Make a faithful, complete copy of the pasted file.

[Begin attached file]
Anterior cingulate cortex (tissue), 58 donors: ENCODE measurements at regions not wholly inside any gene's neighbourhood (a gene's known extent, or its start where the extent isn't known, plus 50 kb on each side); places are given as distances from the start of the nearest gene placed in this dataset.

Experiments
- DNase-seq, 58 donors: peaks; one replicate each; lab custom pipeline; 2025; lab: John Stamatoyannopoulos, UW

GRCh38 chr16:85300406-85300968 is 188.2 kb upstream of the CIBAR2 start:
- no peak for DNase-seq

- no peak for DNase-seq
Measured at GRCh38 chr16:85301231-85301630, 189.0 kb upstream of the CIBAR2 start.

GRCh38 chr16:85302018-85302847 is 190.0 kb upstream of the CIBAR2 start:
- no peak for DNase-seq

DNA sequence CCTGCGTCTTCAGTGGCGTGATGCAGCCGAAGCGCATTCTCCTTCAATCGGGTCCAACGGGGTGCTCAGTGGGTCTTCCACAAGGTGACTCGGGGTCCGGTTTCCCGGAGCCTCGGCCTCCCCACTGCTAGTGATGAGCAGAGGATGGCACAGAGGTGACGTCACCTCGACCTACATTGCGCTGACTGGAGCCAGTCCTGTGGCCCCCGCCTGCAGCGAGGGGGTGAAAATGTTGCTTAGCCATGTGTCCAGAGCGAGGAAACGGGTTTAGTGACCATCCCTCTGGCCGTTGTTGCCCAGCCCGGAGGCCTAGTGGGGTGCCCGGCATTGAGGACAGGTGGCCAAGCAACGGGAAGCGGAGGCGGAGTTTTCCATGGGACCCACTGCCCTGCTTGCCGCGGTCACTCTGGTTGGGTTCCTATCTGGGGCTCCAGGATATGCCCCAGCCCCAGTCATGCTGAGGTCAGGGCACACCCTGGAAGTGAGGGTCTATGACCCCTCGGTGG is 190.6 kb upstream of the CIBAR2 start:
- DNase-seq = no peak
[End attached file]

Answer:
Anterior cingulate cortex (tissue), 58 donors: ENCODE measurements at regions not wholly inside any gene's neighbourhood (a gene's known extent, or its start where the extent isn't known, plus 50 kb on each side); places are given as distances from the start of the nearest gene placed in this dataset.

Experiments
- DNase-seq, 58 donors: peaks; one replicate each; lab custom pipeline; 2025; lab: John Stamatoyannopoulos, UW

GRCh38 chr16:85300406-85300968 is 188.2 kb upstream of the CIBAR2 start:
- no peak for DNase-seq

- no peak for DNase-seq
Measured at GRCh38 chr16:85301231-85301630, 189.0 kb upstream of the CIBAR2 start.

GRCh38 chr16:85302018-85302847 is 190.0 kb upstream of the CIBAR2 start:
- no peak for DNase-seq

DNA sequence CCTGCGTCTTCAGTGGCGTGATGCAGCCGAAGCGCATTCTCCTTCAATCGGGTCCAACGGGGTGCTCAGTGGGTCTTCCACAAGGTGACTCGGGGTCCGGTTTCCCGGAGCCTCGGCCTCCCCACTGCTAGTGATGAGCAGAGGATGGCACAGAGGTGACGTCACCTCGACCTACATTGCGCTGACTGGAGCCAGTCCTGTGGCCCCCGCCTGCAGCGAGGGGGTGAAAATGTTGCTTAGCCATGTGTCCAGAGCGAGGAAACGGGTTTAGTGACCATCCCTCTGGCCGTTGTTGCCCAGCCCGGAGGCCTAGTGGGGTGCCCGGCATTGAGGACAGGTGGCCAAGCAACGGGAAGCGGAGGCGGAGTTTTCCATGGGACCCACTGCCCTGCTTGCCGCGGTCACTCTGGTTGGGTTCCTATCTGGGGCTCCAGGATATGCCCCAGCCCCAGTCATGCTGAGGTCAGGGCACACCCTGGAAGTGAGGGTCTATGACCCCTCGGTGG is 190.6 kb upstream of the CIBAR2 start:
- DNase-seq = no peak